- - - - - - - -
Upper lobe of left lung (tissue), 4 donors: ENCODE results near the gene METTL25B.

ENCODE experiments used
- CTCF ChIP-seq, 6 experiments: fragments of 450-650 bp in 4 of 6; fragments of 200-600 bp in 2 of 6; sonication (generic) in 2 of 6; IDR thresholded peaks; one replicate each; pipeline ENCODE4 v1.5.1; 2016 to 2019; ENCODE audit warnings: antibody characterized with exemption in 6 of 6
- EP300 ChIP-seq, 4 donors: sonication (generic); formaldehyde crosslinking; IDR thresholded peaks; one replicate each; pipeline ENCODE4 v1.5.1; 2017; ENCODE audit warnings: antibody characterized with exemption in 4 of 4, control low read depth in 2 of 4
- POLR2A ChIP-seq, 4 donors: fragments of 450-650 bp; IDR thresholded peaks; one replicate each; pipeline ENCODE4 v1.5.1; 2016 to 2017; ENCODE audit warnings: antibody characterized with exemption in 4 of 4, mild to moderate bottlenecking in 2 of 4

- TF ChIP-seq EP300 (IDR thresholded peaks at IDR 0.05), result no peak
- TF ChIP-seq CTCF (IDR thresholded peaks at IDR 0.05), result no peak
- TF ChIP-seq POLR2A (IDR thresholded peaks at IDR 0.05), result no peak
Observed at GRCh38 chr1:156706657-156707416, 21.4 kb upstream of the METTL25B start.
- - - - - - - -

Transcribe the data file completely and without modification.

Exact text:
Upper lobe of left lung (tissue), 4 donors: ENCODE results near the gene METTL25B.

ENCODE experiments used
- CTCF ChIP-seq, 6 experiments: fragments of 450-650 bp in 4 of 6; fragments of 200-600 bp in 2 of 6; sonication (generic) in 2 of 6; IDR thresholded peaks; one replicate each; pipeline ENCODE4 v1.5.1; 2016 to 2019; ENCODE audit warnings: antibody characterized with exemption in 6 of 6
- EP300 ChIP-seq, 4 donors: sonication (generic); formaldehyde crosslinking; IDR thresholded peaks; one replicate each; pipeline ENCODE4 v1.5.1; 2017; ENCODE audit warnings: antibody characterized with exemption in 4 of 4, control low read depth in 2 of 4
- POLR2A ChIP-seq, 4 donors: fragments of 450-650 bp; IDR thresholded peaks; one replicate each; pipeline ENCODE4 v1.5.1; 2016 to 2017; ENCODE audit warnings: antibody characterized with exemption in 4 of 4, mild to moderate bottlenecking in 2 of 4

- TF ChIP-seq EP300 (IDR thresholded peaks at IDR 0.05), result no peak
- TF ChIP-seq CTCF (IDR thresholded peaks at IDR 0.05), result no peak
- TF ChIP-seq POLR2A (IDR thresholded peaks at IDR 0.05), result no peak
Observed at GRCh38 chr1:156706657-156707416, 21.4 kb upstream of the METTL25B start.